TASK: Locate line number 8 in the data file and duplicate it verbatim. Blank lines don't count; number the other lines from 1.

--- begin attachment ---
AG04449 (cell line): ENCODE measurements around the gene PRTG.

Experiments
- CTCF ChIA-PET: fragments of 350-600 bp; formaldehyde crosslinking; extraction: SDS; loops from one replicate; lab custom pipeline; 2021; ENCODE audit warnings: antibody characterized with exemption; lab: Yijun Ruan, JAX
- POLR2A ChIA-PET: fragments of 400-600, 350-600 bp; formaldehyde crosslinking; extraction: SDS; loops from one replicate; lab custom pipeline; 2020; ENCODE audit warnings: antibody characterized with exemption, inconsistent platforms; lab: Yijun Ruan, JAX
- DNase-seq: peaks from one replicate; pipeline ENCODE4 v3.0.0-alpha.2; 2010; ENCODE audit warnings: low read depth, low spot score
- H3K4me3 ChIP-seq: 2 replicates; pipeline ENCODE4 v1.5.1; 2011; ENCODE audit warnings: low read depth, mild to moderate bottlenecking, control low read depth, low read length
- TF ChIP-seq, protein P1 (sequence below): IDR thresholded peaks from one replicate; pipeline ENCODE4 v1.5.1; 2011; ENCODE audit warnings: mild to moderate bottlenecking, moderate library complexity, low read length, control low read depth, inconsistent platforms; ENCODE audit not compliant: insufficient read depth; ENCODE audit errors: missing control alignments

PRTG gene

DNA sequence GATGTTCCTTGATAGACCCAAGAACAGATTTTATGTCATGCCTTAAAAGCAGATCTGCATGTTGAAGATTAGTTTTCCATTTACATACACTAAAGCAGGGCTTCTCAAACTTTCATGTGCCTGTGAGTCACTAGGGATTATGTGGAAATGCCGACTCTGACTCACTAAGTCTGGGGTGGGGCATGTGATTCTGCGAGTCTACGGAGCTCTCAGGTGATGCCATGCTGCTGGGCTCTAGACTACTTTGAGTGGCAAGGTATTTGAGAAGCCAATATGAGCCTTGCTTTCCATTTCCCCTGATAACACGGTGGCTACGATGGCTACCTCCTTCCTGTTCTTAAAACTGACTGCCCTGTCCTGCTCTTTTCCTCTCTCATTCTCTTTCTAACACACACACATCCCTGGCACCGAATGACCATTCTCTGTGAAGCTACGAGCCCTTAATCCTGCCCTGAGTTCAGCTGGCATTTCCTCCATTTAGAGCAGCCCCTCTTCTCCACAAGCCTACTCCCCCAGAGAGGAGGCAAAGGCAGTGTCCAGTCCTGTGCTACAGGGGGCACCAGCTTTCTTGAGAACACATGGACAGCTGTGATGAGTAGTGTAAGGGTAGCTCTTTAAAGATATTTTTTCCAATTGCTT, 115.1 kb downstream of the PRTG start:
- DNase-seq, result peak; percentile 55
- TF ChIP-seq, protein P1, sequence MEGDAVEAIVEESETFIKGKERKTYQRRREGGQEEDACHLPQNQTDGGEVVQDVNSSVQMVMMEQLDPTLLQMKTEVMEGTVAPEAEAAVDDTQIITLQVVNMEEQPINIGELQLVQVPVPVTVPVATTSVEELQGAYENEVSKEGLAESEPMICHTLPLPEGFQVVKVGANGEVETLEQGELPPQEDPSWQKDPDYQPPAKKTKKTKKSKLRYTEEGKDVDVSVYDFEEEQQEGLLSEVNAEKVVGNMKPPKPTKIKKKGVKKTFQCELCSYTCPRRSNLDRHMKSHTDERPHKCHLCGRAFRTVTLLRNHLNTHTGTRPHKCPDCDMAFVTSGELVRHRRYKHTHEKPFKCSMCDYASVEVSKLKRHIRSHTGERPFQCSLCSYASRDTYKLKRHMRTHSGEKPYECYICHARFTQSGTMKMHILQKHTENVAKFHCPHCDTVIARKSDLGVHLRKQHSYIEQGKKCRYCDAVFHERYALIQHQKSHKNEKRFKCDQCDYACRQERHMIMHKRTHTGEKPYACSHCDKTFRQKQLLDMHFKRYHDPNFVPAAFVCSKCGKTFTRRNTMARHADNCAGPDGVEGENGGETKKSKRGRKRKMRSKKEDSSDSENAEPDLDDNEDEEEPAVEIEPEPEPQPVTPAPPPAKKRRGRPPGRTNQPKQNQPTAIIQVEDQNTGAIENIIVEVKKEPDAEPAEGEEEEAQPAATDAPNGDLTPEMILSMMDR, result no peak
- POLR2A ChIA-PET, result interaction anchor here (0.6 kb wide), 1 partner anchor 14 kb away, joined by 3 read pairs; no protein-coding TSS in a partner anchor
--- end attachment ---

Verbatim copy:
PRTG gene